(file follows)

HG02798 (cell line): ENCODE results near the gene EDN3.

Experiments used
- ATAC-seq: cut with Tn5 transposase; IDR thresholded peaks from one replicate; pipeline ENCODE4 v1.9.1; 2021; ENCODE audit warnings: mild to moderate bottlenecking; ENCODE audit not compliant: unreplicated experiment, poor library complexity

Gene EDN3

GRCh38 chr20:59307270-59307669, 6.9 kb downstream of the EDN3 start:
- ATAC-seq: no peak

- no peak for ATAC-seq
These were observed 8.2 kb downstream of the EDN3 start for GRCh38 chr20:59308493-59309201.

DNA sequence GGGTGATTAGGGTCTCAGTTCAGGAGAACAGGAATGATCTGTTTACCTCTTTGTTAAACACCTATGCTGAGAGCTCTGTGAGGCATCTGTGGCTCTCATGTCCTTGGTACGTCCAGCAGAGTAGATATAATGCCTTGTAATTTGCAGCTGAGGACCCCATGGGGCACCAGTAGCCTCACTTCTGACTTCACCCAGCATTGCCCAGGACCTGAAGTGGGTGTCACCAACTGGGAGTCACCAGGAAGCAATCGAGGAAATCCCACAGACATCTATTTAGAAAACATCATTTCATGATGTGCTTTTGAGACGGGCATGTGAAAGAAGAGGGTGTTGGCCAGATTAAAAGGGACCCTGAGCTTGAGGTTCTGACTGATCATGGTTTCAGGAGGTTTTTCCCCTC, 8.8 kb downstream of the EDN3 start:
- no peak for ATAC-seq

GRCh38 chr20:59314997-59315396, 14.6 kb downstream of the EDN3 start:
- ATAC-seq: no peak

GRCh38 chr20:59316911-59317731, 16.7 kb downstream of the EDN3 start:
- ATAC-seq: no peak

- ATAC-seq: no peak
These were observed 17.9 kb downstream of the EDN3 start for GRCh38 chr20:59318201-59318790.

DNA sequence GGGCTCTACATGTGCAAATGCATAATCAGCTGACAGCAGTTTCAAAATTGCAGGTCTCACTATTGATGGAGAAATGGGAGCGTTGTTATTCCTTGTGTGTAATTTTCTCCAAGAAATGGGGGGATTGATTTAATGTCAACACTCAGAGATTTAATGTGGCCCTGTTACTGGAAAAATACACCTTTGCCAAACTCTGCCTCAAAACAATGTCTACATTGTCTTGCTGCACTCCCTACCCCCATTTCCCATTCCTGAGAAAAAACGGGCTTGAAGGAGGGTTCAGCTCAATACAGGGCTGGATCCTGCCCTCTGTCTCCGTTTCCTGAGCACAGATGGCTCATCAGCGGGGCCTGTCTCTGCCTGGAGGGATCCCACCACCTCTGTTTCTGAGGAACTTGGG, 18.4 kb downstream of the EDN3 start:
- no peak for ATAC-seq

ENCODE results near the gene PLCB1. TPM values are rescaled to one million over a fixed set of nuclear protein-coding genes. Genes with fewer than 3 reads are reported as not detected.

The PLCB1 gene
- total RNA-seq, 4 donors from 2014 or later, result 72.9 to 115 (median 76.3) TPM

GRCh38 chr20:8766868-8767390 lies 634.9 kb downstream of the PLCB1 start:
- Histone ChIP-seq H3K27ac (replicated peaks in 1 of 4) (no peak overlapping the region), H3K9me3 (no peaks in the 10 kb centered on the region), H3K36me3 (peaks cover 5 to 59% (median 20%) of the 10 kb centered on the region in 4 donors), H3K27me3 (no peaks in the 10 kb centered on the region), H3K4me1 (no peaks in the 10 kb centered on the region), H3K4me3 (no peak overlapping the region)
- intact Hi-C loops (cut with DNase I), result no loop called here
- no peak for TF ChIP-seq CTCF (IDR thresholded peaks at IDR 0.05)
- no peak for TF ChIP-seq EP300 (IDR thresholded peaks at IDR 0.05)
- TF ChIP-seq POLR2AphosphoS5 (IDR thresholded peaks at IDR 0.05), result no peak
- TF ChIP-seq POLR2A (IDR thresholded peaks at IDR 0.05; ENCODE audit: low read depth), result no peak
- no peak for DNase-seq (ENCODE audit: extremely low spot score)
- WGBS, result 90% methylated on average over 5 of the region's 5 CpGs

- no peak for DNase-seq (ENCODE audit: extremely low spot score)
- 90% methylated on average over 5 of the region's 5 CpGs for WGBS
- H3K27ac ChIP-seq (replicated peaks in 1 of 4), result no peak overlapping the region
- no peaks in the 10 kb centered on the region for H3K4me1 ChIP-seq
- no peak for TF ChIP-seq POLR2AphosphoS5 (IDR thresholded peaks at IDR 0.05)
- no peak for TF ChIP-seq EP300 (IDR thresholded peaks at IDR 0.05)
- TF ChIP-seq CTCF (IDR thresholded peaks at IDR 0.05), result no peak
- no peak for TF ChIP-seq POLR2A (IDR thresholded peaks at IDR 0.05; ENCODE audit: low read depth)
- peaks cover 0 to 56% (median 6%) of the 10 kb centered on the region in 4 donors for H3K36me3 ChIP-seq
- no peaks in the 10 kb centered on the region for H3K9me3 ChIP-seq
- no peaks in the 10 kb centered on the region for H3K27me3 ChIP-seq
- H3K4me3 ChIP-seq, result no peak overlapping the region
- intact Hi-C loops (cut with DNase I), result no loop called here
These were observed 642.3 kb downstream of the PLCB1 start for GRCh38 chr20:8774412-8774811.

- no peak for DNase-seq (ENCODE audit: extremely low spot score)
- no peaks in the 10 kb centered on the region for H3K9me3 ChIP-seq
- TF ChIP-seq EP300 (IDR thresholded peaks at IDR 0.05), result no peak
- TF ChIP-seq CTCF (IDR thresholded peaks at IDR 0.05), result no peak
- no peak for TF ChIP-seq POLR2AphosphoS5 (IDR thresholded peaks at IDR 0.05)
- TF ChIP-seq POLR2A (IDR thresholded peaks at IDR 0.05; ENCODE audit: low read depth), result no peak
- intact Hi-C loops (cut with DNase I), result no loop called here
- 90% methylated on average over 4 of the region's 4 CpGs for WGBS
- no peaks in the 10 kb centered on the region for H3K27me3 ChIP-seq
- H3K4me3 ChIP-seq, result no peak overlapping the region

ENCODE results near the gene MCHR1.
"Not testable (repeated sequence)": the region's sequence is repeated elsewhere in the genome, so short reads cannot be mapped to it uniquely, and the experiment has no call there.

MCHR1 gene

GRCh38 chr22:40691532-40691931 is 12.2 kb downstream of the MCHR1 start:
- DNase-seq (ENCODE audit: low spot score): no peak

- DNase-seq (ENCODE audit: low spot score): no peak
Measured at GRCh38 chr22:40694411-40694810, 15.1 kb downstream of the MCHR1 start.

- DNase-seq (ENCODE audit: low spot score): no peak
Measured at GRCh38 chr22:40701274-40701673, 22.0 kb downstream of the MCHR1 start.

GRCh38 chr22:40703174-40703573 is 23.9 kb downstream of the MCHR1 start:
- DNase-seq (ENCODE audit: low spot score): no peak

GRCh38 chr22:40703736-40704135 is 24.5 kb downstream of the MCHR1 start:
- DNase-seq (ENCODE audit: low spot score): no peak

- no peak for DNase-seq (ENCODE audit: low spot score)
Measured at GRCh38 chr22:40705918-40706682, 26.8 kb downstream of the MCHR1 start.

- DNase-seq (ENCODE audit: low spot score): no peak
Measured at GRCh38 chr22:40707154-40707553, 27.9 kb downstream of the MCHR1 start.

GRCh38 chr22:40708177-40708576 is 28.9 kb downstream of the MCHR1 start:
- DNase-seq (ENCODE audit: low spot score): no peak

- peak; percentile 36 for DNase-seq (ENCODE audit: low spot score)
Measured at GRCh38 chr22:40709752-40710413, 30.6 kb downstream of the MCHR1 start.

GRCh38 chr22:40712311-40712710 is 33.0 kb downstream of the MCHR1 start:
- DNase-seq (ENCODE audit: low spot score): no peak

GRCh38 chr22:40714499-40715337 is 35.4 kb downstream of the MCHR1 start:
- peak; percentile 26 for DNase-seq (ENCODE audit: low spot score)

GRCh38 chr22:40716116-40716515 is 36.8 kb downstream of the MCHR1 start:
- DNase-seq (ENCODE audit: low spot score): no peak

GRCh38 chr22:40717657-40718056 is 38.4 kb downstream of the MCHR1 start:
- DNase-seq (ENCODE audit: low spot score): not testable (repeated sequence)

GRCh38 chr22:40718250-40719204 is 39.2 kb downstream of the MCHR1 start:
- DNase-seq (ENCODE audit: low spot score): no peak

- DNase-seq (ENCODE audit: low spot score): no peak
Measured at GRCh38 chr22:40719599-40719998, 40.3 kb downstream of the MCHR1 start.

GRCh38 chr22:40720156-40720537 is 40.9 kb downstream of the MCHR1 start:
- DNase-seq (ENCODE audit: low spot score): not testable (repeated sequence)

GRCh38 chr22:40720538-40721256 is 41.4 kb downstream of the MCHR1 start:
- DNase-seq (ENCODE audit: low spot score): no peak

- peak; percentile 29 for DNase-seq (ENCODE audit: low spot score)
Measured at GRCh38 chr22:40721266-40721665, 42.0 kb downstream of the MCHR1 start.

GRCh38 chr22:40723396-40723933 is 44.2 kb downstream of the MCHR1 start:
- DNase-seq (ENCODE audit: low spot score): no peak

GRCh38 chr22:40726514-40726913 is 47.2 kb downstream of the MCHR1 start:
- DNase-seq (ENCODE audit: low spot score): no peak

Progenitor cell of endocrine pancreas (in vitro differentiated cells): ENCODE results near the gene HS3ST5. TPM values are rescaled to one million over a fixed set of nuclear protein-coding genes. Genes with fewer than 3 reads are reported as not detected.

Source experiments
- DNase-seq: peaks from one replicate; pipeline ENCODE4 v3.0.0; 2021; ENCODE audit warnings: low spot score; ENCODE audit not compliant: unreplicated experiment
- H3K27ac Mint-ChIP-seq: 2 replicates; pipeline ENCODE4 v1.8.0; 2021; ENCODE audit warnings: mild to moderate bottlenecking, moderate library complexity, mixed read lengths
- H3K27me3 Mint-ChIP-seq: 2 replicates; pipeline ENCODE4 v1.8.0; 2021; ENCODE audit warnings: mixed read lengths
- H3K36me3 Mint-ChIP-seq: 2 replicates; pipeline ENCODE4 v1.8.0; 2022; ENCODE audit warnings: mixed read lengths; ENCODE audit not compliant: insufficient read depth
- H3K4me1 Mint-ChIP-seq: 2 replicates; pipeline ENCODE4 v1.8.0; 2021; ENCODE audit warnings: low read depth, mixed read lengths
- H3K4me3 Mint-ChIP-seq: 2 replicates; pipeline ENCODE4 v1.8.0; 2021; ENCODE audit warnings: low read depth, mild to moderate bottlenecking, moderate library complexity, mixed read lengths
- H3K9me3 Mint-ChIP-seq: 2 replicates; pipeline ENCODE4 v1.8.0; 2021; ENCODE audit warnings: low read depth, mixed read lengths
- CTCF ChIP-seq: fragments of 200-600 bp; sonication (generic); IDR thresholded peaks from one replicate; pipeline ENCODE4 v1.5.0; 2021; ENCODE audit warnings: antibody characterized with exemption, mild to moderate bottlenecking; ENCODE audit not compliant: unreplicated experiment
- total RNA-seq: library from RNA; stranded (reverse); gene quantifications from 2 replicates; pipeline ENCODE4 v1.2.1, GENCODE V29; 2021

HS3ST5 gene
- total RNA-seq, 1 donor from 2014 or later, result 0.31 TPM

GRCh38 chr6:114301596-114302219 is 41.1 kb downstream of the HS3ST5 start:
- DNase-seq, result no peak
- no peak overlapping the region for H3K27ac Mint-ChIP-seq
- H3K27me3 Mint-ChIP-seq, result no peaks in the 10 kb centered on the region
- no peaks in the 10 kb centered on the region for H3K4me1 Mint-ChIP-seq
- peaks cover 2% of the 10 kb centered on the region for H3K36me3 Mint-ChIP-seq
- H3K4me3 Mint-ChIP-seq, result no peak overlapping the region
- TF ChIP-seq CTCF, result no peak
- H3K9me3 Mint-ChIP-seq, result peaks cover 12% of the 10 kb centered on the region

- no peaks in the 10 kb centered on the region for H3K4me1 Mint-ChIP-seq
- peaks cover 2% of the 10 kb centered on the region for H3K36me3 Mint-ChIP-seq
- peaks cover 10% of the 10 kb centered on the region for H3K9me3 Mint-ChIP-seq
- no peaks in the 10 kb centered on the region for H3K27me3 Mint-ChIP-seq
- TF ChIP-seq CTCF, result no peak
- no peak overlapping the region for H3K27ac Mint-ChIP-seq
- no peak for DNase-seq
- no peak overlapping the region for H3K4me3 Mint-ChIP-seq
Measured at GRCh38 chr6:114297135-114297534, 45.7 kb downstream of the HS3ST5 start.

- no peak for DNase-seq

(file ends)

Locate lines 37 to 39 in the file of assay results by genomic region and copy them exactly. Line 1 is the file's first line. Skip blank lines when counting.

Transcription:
- TF ChIP-seq CTCF (IDR thresholded peaks at IDR 0.05), result no peak
- no peak for TF ChIP-seq POLR2A (IDR thresholded peaks at IDR 0.05; ENCODE audit: low read depth)
- peaks cover 0 to 56% (median 6%) of the 10 kb centered on the region in 4 donors for H3K36me3 ChIP-seq